Davis said maybe not, but I would remember him from the graduation ceremony. Since I had just watch a thousand people dressed like wizards from a distance close to the furthest point away from the stage, I kind of doubted that. Someone piped up that of course I would remember BenBah: "He was the guy that pulled the perfect John Travolta disco pirouette, grabbed his diploma, pumped both arms, then towered over the startled University President for the briefest moment before enveloping him in a bear hug." Davis added: "He's the most impulsive guy I have ever met!" Someone else added that "when you ride with BenBah you always arrive first" (mentally, I added, "if you arrive at all.)"

I have to say that even closed-toed, leather shoes with a reasonable heel would not have comforted me at that moment.

We have asked Davis to text us every day when they arrive at their destination for the night. The first text came in last night at 10:42 p.m., fourteen hours after they left Houston. Only seventeen more texts to go before he is home and safe.

I posted this on the Repore (and Facebook), but not all of you click over there, so here is the graduate, whom I love:

Wednesday, May 12, 2010


May 12, 2010

I had the absolute pleasure of hearing Nico and Adam play at their piano recital last night. . . everything from baroque, through classical, the romantic period, and even contemporary. I adored hearing and watching these very talented young men, but not half as much as when they came in first and second in the intra-studio practice competition. They have been logging practice units since January, and all that time with the ivories paid off. Don't they look happy? (NOTE BENE: Adam doesn't smile bigger than this.)

I, too, am smiling. Today I gave myself whiplash by driving over to The Woodlands this morning to help Lara and Charon with a workshop at the John Cooper School then rushing back to College Station by 1:00 to give my last final exam of the semester.

I can't say enough about the young men and women who helped us bead this morning. The seniors at the John Cooper School are dismissed from class during May. Instead of going to class, they do a series of public service projects under the heading of May, I Help You. Isn't that a totally cool idea? Today was lanyard day
, and the thirty or more high school students who voluntarily rolled out of bed to come and bead by 9:00 did fantastic work AND the school staff were enthusiastic with their donations for all the beautiful lanyards they made!

My honors students who had their final with me this afternoon also made me smile. They worked extremely hard all semester and kept up a cheery mood as well. One of them brought a cake to the final so we could all celebrate their last college final while they filled their blue books.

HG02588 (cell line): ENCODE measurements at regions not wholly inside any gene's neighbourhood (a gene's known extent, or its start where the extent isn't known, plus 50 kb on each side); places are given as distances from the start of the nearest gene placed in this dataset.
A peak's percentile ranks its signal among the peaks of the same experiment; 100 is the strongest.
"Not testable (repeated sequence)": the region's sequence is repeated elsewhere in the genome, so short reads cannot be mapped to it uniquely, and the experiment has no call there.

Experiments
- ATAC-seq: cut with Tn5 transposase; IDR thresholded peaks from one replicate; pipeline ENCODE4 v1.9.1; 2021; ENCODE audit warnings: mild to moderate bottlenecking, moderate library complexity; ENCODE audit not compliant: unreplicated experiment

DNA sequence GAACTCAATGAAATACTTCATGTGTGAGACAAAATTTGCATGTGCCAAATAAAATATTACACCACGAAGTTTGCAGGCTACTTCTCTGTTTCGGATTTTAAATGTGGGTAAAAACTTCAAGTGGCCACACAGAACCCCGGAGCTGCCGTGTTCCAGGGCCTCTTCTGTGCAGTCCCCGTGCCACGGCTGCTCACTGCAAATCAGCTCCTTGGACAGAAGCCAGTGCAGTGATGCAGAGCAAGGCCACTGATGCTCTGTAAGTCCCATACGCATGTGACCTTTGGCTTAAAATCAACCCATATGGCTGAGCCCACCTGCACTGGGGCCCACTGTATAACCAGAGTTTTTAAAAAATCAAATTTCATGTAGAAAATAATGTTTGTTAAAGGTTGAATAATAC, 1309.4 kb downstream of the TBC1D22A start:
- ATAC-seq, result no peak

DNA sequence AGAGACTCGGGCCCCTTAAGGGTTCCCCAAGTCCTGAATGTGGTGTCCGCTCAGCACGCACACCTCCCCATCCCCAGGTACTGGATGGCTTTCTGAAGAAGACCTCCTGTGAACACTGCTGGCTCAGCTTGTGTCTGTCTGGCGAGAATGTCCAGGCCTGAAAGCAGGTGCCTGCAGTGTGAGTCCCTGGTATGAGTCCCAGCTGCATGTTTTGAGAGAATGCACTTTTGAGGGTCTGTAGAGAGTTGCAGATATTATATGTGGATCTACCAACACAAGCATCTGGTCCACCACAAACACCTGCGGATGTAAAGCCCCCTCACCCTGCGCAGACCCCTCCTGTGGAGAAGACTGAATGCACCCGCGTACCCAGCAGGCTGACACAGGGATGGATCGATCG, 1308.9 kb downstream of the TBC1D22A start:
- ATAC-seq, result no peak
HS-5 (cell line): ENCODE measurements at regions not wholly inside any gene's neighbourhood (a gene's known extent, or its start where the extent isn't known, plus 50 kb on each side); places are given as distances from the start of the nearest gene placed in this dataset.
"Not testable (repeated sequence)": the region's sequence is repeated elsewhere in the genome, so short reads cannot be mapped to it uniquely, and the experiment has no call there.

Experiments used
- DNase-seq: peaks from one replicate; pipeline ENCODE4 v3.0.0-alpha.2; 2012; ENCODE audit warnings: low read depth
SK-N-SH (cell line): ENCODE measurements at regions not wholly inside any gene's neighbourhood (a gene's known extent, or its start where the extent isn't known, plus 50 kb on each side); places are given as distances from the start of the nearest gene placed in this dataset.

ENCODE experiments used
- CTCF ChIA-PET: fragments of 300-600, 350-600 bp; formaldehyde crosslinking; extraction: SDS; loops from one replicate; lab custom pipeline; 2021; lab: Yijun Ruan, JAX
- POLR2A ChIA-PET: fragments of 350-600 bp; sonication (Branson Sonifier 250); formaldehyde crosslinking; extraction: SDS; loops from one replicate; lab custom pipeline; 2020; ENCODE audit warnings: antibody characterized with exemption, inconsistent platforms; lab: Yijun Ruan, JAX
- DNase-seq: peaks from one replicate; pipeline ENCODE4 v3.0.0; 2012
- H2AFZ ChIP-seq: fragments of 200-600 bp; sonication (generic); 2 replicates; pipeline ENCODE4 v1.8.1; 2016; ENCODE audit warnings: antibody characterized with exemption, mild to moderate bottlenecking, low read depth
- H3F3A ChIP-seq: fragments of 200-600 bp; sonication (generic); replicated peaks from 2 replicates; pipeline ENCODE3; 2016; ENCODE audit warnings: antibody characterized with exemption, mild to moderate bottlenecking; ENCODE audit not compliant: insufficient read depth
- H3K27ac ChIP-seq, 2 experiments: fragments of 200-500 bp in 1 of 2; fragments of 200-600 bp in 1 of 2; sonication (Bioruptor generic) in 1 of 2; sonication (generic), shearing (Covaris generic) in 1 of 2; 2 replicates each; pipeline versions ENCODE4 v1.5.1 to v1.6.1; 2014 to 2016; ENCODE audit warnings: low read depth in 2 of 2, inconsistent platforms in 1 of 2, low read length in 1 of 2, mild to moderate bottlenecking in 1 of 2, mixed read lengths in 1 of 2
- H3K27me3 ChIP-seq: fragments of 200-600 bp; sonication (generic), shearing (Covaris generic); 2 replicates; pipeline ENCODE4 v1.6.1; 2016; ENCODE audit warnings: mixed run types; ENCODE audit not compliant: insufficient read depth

Friday, May 7, 2010


May 7, 2010

I have not written about the lanyard project here very much because I don't want tire you on the topic, especially when I have a whole website and Facebook Group devoted to it. However, the news on lanyards has been quite exciting lately with many different things happening.

This post is to remind you that the end of the school year is quickly upon us and if you haven't thought about teacher gifts for that special person who tolerated nurtured your precious baby through the year, I have just one word: lanyard.

This design (#1 and #2) is especially for pre-school and early elementary teachers, and Erin's dear friend Nico specializes in these. These two are made up and ready to go, or we can do special orders with the small beads between the alphabet beads in your school colors.

I don't ordinarily taken pictures of the lanyard inventory because: 1. I'm not a very good photographer and the photos don't do them justice; 2. They usually turnover so fast that the ones people want disappear before they place their order; and 3. I also don't ordinarily have the time to keep up with the process of labeling and uploading. I have a helper this week, so I have begun the process of doing a little show and tell, in case you are interested. I have about 40 more that I need to shoot.

Most people make about a $20 donation per lanyard (minimum--$15) which I think is a very good premium for a donation and a lot better than a coffee mug.

100% of every donation you make goes to CNCF. Walter and I underwrite every dime for all supplies, travel, and shipping and we have plenty of generous bead donors and people that give liberally of their time and talent. There is no administration costs that have to be offset by what we receive.
The last time I heard from the CNCF, we were approaching the level of giving where we could fund a Young Researchers Award.

These photos don't give justice to the sparkle: the way the light glints off the beads, the way the beaders' eyes sparkle, or the way our children would sparkle if we funded a cure for neuroblastoma.

To order one (or more), send me an email ( specifying which one you want. If you would like to order and pay securely on line, go to Erin's Dream Lanyards and use the handy order form on the right column headed Order Lanyards.

Thank You!

Thursday, May 6, 2010


May 6, 2010

Where did the week go?

Last Thursday I was celebrating the end of teaching for the semester and planning what I would do with my copious free time between the end of classes and my finals, which are scheduled for the 12th. I looked up yesterday and realized that May Day had come and gone without me getting to my desk to pay bills. I did get that done yesterday, avoiding having to live through record-breaking temps with my A/C turned off for failure to pay my electric bill.

I do have a shiny car, thanks to the Shammy Car Wash.

I did finish The Arabian Nights. I had doubts myself over the last couple of months, and if I had registered an account at Intrade we could have watched the price shoot up from subprime to 100 last Friday and Saturday.

I do have sore arms from my hepatitis A and B and tetanus shots for South Africa.

Seems like pitifully little in a week. Either the week has zipped by full of minutia or I've accomplished zip.

Sunday, May 2, 2010


May 2, 2010

Walter and I know of at least three teams walking in Erin's memory this Friday (May 7) at Veteran's Park for the Brazos Valley Relay for Life.

I think I will have to do some costume changes over the course of the evening, since at least two of the teams designed very cool t-shirts.

You have already seen the one from Mary Branch (available by raffle.  Send questions to Ginger Freeze at

The one that Erin's Youth Group is wearing is available for the cost of the shirt (Email Shelley Nemec at  Here's the front:

And here's the back:

The "Must Have" of the night might be a tattoo.  Erin's soccer team is walking from 7-9 (they have a game on Saturday and can't stay up all night), and they will have EB Butterfly temp tattoos available for 50 cents apiece or 3 for a dollar or email Lisa Villalobos at to reserve your tats.  (I think they measure about two inches square):

It's time to get your gear.